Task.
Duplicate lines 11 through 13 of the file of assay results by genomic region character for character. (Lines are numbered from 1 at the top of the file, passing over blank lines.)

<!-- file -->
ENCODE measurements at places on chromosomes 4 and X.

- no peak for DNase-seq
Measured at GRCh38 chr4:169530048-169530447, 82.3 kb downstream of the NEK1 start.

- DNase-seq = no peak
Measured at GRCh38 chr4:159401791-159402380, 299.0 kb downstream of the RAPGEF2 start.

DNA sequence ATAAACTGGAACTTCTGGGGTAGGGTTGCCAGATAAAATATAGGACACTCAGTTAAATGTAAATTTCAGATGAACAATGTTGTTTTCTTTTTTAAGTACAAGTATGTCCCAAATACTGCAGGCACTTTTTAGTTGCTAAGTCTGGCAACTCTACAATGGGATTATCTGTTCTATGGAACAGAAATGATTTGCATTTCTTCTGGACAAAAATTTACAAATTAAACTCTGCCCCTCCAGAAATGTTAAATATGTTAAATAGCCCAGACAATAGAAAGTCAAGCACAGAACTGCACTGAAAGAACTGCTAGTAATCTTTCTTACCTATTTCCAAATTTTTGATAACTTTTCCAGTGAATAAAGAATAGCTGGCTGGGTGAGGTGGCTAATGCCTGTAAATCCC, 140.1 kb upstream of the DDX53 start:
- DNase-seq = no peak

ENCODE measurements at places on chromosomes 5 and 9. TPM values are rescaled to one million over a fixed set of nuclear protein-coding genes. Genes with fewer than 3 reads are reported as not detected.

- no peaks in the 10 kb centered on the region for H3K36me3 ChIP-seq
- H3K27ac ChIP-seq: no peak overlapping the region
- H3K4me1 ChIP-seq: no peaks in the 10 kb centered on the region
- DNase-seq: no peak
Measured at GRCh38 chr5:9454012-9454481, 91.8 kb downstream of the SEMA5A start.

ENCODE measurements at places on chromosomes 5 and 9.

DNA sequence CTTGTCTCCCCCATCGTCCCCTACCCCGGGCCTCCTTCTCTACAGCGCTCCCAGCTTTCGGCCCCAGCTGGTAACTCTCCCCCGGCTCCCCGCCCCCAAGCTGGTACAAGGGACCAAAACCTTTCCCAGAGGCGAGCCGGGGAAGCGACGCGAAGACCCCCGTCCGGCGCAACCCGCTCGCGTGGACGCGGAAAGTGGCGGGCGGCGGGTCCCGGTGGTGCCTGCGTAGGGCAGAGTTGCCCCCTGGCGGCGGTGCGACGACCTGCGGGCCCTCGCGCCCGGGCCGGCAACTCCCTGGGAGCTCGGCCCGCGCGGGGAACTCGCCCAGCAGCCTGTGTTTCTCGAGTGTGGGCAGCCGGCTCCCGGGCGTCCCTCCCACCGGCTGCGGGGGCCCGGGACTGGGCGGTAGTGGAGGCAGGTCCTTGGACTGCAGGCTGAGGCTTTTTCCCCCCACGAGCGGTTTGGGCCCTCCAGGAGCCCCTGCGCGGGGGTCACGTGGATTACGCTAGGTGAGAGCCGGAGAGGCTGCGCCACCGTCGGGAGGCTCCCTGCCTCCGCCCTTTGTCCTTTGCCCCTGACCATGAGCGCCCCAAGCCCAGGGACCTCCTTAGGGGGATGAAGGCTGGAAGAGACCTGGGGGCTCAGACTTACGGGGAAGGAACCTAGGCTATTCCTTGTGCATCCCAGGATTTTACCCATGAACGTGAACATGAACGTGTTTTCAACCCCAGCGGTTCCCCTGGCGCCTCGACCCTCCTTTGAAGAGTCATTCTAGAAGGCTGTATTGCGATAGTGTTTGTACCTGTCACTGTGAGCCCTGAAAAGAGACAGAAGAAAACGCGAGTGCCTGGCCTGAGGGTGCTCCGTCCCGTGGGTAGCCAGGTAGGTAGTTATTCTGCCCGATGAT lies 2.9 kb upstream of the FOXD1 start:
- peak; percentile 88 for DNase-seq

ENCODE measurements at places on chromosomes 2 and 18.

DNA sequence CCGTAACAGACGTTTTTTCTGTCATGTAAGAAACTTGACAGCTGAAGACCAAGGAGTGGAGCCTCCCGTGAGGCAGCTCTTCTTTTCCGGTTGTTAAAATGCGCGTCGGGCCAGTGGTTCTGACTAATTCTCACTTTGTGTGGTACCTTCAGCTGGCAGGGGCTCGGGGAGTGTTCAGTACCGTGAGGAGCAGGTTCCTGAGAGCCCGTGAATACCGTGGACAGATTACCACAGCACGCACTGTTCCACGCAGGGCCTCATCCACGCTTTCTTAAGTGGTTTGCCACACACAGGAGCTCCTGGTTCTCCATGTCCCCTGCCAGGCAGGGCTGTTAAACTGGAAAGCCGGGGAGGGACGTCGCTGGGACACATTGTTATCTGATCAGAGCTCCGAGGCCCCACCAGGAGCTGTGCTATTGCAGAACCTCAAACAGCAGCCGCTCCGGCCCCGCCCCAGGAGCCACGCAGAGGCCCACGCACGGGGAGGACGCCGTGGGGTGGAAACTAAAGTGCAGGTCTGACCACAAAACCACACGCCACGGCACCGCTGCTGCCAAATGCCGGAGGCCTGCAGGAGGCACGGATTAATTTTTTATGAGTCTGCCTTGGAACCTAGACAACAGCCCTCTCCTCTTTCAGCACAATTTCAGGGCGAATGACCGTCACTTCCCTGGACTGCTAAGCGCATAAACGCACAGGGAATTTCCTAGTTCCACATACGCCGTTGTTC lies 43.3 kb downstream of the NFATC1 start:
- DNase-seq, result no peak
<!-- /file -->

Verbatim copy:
- H3K4me1 ChIP-seq: no peaks in the 10 kb centered on the region
- DNase-seq: no peak
Measured at GRCh38 chr5:9454012-9454481, 91.8 kb downstream of the SEMA5A start.